- Progressive resistance training helps to maintain and improve BMD.
- High-impact activities (jumping, hopping, skipping) help the most with bone growth.
- Posture and balance training are essential to fall prevention.
- Heavy resistance training is safe and improves bone, function and stature.
- Women over 50 have the highest risk of osteoporosis and fractures.
NOT ALL VITAMIN D IS CREATED EQUAL (excerpted from IDEAfit.com)
We live in a part of the world where getting enough Vitamin D from the sun is almost impossible, yet we need to keep our Vitamin D levels up throughout the year. After all, the sunshine vitamin is not only important for bone health but has also been tied to a lower risk for certain cancers, heart conditions and depression.
That said, where you get your vitamin D matters. Researchers from Australia and the United Kingdom reported in the American Journal of Clinical Nutrition (July 2017) that when study volunteers received 600 IU of vitamin D daily via fortified juice or biscuits for 3 months, vitamin D3—the form found in animal foods like fish and eggs, as well as some supplements—was nearly twice as effective at raising blood levels of the nutrient than was vitamin D2, a plant-based form typically used to fortify vegan foods like dairy-free milk and vegetarian-friendly supplements.
A separate study, published in the European Journal of Clinical Nutrition in 2015, discovered that after supplementation stopped, vitamin D levels declined less rapidly when participants had been taking D3 than when D2 was the supplement of choice.
DOES SLEEP HELP YOU LOSE WEIGHT (from ACE Health eTips)
Sleep has the potential to help people lose weight, but not just any sleep will do. It’s important to get an adequate amount of deep sleep every night, as it is the most restorative, providing both mental and physical recovery benefits, which supports the weight-loss journey.
Most research indicates that less than 7 hours of sleep correlates with being heavier, gaining weight, risk of disease, cancer and struggling to lose weight. Other research suggests than 6.5 hours is a sweet spot and anything more increases inflammation, depression and mortality rates (Walker, 2017). Many experts believe that a range of six to eight hours or seven to nine hours is ideal for most people.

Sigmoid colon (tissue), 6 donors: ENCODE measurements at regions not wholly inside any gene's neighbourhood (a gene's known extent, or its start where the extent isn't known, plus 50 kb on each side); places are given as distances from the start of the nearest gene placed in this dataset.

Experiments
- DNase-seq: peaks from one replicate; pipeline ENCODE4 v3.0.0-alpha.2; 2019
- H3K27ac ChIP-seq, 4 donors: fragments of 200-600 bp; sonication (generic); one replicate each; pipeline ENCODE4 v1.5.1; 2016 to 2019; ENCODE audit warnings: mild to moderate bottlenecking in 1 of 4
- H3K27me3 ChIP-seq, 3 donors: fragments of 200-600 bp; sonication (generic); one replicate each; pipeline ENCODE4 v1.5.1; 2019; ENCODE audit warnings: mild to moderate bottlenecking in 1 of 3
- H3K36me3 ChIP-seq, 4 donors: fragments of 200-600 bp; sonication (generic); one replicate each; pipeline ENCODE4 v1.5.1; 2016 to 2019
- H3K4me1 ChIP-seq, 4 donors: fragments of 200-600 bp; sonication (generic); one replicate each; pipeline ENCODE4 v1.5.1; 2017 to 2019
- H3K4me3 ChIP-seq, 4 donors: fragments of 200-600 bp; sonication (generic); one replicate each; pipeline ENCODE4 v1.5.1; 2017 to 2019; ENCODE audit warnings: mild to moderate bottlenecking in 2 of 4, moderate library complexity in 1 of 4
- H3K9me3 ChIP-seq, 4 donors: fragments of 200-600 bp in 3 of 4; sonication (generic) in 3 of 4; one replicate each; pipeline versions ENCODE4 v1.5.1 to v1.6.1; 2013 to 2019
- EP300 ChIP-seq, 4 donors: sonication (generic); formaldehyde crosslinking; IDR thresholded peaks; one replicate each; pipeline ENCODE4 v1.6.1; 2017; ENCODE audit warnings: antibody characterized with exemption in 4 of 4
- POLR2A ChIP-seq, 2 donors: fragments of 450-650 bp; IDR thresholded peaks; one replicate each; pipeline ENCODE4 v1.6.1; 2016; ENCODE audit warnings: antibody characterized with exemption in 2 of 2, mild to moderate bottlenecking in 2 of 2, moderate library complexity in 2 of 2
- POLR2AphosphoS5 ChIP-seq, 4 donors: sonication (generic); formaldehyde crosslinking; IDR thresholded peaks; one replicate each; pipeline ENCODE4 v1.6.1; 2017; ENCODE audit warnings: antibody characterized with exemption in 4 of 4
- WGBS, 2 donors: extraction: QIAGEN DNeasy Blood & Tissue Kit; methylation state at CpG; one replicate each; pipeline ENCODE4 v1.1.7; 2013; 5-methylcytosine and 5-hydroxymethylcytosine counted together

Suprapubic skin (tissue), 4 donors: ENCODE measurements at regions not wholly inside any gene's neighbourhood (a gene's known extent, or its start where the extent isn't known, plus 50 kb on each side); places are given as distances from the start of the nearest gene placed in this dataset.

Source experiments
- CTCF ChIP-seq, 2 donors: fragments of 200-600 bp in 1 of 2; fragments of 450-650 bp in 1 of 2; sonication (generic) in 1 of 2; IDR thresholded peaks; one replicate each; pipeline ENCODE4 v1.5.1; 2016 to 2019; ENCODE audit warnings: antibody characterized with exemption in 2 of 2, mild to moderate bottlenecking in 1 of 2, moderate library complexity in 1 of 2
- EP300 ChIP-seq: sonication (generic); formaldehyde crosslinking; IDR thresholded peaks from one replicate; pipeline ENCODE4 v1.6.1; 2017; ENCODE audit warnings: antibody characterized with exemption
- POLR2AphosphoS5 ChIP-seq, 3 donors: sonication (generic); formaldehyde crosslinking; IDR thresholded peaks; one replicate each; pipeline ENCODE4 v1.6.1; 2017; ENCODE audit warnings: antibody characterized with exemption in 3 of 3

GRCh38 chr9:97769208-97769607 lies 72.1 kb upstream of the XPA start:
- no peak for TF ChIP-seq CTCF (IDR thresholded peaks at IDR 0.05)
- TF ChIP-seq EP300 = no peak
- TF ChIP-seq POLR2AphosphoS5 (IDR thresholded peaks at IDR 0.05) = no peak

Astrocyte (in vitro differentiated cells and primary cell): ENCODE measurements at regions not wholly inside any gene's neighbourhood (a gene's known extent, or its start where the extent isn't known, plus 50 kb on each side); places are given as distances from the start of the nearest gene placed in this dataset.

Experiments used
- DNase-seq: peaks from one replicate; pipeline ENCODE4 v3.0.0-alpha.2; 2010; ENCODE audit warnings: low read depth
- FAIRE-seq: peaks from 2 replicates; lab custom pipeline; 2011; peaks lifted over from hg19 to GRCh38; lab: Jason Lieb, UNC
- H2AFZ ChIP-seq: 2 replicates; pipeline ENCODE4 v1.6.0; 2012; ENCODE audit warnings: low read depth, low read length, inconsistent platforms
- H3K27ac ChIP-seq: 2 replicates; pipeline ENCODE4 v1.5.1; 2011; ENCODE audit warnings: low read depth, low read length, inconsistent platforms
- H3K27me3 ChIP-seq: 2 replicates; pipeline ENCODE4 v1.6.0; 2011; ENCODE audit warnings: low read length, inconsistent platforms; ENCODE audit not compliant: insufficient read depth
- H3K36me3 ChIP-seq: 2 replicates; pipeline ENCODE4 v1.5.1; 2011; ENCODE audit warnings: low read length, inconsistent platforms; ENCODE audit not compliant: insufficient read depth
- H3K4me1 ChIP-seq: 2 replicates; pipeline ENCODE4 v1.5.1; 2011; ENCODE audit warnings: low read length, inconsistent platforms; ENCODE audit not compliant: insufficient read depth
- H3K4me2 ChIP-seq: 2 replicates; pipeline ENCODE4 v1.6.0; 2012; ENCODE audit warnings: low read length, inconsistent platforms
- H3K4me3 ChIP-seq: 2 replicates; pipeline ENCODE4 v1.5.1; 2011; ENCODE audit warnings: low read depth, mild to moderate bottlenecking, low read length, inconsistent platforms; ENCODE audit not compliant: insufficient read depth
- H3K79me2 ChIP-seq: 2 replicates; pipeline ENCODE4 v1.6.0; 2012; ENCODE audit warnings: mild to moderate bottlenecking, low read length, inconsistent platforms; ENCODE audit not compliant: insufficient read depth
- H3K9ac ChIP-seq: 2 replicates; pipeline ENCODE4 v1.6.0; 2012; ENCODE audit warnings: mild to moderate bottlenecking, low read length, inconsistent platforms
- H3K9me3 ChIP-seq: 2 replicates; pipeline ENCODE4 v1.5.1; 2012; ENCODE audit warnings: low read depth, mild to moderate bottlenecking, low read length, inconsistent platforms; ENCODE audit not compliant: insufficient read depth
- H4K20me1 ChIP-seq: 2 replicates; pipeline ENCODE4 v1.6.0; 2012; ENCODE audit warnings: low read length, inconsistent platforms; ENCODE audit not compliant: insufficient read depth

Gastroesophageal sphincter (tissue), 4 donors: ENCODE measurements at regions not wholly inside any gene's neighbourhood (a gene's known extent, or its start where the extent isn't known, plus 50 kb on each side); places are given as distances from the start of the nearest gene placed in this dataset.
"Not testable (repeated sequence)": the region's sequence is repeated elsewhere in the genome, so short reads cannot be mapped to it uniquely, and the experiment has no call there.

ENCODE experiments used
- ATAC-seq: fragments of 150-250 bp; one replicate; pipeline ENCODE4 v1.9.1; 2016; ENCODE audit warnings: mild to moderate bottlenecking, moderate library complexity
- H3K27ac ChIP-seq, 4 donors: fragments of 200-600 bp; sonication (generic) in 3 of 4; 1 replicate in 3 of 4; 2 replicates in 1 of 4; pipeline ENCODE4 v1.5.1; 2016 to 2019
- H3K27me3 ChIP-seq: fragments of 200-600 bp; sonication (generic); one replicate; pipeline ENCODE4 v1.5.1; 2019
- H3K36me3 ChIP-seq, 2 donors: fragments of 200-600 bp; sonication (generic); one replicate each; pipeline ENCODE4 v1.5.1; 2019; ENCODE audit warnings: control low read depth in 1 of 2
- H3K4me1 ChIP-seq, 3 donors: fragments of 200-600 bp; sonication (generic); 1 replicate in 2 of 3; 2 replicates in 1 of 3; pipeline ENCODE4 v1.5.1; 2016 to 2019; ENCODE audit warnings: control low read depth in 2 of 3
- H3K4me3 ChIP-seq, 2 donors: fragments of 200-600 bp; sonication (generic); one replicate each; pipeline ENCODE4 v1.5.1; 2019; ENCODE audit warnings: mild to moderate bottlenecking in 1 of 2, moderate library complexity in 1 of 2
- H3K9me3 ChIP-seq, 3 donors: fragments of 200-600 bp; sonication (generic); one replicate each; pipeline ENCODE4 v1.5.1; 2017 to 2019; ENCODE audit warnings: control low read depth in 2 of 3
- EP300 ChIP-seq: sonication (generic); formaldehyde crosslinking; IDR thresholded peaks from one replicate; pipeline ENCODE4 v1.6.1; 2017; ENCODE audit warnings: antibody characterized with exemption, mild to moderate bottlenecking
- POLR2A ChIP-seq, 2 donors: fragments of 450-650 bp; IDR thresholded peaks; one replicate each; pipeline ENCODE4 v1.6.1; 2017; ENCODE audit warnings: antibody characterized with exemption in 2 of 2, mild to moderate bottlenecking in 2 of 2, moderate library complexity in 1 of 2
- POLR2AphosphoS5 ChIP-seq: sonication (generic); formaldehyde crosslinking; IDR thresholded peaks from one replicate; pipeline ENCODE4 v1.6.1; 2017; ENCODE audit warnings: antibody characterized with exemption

The right amount of sleep depends on each individual’s unique physiology. Devote time and attention toward finding what works for you, because it could make or break your weight-loss efforts. “Take away the bedrock of sleep, or weaken it just a little, and careful eating or physical exercise become less than effective,” writes Matthew Walker, Ph.D., author of Why We Sleep.
How Sleep Influences Weight Loss
Sleep is the foundation needed to support exercise and healthy eating habits. When people don’t get enough sleep, it can become more challenging to control behavior and inhibitions. They might be more likely to seek pleasure in foods and replace exercise-related activities with those that offer a “quick fix” reward, such as surfing the Internet or watching television.
Lack of sleep strengthens the desire for rewards, which usually leads to unhealthy eating. More specifically, leptin (which decreases hunger), ghrelin (which increases hunger) and endocannabinoids (which are linked to snack cravings) are hormones that regulate appetite. When sleep volume is low, these hormones stimulate a craving for carbohydrate-rich foods.
Without enough sleep, the body is essentially in a state of duress, which can lead to eating more calories to deal with the “threat” it perceives. Also, the more time spent awake, the more time there is to consume snacks.